Detractors of a new city hall for Las Vegas tried to take the fight to the ballot box, but as of Wednesday, they’re going to have to duke it out with the city in court first.
That’s because the Las Vegas City Council, in a series of 6-0 votes, decided that two ballot measures are "legally defective" and should not be placed on the upcoming city election ballot.
The measures challenged the city’s plans to build a new city hall as well as Las Vegas’ overall redevelopment plan, which uses grants and incentives to encourage development in blighted areas.
"It’s a sad day when the City Council and mayor are afraid to put an issue that’s been signed by 14,000 citizens before the voters," said Chris Bohner, research director for Culinary Local 226, which instigated the petition drive. "I think they’re afraid."
He said the union will review the council’s action and decide on a court challenge within a few days.
The vote came after a lengthy presentation by City Attorney Brad Jerbic, who said the petitions overreach, pose serious constitutional problems and could lead to a legal quagmire.
The two measures put forth by Culinary are:
• The Las Vegas Redevelopment Reform Referendum, which would repeal the city’s existing redevelopment ordinance.
• The Taxpayer Accountability Act Initiative, which would require voter approval for any appropriation over $2 million to pay back a "lease-purchase" agreement. That’s the financing mechanism being considered for a new city hall.
If voters approved the referendum, Jerbic said, "you end the life of the redevelopment agency. If you repeal that, nothing survives."
That would mean that $23.3 million in bonds guaranteed by the agency would be in jeopardy, along with $50.8 million in tax increment promises to pay back developers for infrastructure improvements.
Article 1, Section 10 of the U.S. Constitution, Jerbic said, bans laws "impairing the obligation of contracts."
"The obligations of the redevelopment agency to bondholders clearly would be impaired," Jerbic wrote in a memo to council members. "The city is not obligated to put on the ballot any measure that would be invalid or unconstitutional if approved."
As a practical matter, undoing the redevelopment plan would become "a very, very, very complicated mess," he told the council.
"The chaos that would ensue … will trigger a wave of lawsuits that will make previous civil cases in this state pale by comparison," Jerbic said. "It all goes to hell in a handbasket."
The objections to the initiative are more technical, involving a distinction between legislative and administrative functions of government.
Court decisions have held that initiative and referendum powers apply to legislative decisions — the power to create or toss out a law.
Allocating a specific appropriation in the city or redevelopment agency budget is an administrative task, Jerbic said, and that’s the duty of the City Council or people appointed by the council.
Council members offered little comment before voting. Councilwoman Lois Tarkanian was not present for the votes.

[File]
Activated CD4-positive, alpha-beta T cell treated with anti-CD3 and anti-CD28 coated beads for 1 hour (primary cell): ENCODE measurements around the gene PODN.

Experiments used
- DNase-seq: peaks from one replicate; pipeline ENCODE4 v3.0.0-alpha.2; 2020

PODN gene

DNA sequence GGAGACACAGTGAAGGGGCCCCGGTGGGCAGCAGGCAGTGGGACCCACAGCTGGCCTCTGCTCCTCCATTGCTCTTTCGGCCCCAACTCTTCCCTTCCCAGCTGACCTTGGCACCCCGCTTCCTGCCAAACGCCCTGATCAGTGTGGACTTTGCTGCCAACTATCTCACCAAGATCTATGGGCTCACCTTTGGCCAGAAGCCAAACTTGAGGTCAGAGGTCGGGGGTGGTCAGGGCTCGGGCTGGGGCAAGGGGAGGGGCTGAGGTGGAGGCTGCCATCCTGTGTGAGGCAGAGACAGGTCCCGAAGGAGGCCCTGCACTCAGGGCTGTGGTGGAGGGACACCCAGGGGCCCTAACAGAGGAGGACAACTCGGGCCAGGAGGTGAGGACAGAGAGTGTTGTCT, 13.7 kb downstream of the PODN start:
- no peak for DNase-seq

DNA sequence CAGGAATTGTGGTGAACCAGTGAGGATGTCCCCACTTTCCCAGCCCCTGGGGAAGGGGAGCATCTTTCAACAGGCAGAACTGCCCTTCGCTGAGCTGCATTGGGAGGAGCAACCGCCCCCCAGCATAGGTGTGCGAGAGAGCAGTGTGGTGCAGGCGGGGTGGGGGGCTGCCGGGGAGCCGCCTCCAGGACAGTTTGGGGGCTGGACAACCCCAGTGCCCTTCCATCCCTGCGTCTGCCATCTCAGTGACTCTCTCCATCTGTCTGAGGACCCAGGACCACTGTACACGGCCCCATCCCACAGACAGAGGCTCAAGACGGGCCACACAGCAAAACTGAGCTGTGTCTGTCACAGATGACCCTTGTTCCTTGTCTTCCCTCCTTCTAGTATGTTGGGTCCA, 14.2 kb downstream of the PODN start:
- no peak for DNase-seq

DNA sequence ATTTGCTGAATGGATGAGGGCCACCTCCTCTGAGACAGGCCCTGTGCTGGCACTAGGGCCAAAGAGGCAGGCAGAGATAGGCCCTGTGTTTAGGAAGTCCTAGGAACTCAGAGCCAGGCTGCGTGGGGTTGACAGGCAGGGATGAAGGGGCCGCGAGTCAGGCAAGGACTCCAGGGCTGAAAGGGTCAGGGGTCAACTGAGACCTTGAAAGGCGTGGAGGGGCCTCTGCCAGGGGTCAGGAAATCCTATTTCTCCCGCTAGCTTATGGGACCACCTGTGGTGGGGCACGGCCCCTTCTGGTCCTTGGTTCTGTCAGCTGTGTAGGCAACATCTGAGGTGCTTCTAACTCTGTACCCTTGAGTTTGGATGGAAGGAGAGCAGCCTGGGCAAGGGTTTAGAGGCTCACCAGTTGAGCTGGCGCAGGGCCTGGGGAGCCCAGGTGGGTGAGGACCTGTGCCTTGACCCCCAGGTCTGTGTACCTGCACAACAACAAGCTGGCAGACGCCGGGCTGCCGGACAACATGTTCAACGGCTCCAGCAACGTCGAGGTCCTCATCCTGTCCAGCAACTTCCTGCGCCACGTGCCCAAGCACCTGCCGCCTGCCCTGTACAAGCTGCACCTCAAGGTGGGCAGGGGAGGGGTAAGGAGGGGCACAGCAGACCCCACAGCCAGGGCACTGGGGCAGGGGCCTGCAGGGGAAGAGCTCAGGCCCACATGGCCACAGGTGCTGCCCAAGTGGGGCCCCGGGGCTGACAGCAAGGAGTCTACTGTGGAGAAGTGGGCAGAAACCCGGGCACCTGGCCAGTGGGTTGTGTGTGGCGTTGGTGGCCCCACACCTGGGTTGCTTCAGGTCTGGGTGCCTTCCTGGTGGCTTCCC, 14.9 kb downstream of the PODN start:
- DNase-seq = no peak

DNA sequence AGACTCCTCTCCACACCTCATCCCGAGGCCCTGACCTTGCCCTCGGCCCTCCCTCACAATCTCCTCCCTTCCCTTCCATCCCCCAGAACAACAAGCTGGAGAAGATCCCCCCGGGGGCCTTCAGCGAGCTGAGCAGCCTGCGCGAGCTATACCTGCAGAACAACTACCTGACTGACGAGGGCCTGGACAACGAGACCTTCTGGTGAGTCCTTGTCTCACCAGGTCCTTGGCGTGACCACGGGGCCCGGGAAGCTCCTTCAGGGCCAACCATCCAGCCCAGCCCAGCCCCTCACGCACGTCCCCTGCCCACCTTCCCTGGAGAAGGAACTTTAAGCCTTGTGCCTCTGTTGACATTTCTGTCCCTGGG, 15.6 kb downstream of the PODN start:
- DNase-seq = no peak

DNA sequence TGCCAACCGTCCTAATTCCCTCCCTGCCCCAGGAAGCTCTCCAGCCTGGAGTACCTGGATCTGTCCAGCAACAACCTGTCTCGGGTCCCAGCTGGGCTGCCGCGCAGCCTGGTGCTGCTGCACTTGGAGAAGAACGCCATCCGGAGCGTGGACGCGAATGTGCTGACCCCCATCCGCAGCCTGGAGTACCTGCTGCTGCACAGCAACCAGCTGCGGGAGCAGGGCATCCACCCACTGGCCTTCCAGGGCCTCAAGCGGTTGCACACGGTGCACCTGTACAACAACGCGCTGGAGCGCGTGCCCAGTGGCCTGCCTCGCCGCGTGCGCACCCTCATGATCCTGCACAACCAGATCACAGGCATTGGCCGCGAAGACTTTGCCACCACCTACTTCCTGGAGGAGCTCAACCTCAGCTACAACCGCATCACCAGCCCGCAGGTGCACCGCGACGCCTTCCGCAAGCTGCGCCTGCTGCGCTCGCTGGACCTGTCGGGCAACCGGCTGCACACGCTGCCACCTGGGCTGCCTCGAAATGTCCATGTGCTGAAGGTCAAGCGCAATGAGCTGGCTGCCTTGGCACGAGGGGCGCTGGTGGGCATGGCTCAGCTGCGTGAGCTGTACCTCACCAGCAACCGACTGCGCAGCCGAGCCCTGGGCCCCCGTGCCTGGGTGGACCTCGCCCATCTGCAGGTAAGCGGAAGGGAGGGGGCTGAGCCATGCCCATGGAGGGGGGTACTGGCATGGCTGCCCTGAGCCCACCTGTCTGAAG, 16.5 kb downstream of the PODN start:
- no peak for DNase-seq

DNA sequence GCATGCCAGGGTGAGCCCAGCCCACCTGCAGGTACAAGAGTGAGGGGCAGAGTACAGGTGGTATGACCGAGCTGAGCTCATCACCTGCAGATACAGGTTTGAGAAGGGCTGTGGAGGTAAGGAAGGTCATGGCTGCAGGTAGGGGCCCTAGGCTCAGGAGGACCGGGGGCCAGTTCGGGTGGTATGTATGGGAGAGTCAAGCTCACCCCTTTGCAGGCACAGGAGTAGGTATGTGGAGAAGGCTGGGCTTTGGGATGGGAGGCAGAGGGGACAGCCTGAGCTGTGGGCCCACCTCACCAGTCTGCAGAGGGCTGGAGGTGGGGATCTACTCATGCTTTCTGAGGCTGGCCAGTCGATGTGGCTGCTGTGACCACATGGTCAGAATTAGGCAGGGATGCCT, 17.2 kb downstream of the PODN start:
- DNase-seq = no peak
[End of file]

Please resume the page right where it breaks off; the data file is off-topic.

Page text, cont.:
"It’s not an easy thing for us to reject," Councilman Steve Wolfson said. "What you’re basically telling us is not to listen to the voters, in a sense."
Mayor Oscar Goodman addressed the throng of Laborers Local 872 members who packed the room for the second council meeting in a row. Construction unions have been strongly in favor of building a new city hall, putting them at odds with the Culinary union.
"I am saddened by the events that have brought us to this point," Goodman said. "You people will be back to work if this council has anything to do with it."
Bohner said he didn’t hear anything new in Jerbic’s arguments.
Neither side should have absolute confidence in their arguments, said Steve Johnson, a professor at the Boyd School of Law at the University of Nevada, Las Vegas.
"The city has at least a substantial argument. For anyone to declare this is a slam dunk one way or another would be, I think, bravado."
That’s because the distinction between a legislative action and administrative one is "murky stuff," Johnson said.
"Policy is legislative; detail is administrative. Where do you draw the line?"
The city is on firmer ground when arguing against part of the initiative that would define the voters of Las Vegas as a "legislative body" for the purpose of approving redevelopment plans, Johnson said.
"A legislative body is defined by state law," he said.
There are different categories of ballot measure challenges, he added, some of which are heard before a vote and some after — meaning there could be court fights before and after the June 2 vote.
Contact reporter Alan Choate at firstname.lastname@example.org or 702-229-6435.Slideshow
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WHAT IT MEANS REDEVELOPMENT AGENCY
State law lets cities and counties set up a redevelopment agency that can define a blighted area and use incentives to attract development and investment to that area.
Las Vegas’ was established in 1986 and has been expanded three times. As new development raises property values, some of the resulting property tax increase pays for infrastructure and incentives.
Las Vegas’ redevelopment area encompasses downtown; a corridor on Eastern Avenue from Fremont Street to Owens Avenue; both sides of Bonanza from the Spaghetti Bowl to Rancho Drive; and parcels on and around Martin Luther King Boulevard near Owens and Lake Mead Boulevard.
Similar to bond financing. Investors purchase "certificates of participation," providing money for, say, construction of a new city hall.
The city leases the building, which provides revenue to pay back investors. The city also has the option of purchasing the building.
It differs from bonds in that the public entity doesn’t have to permanently pledge certain revenues to the lease payments.
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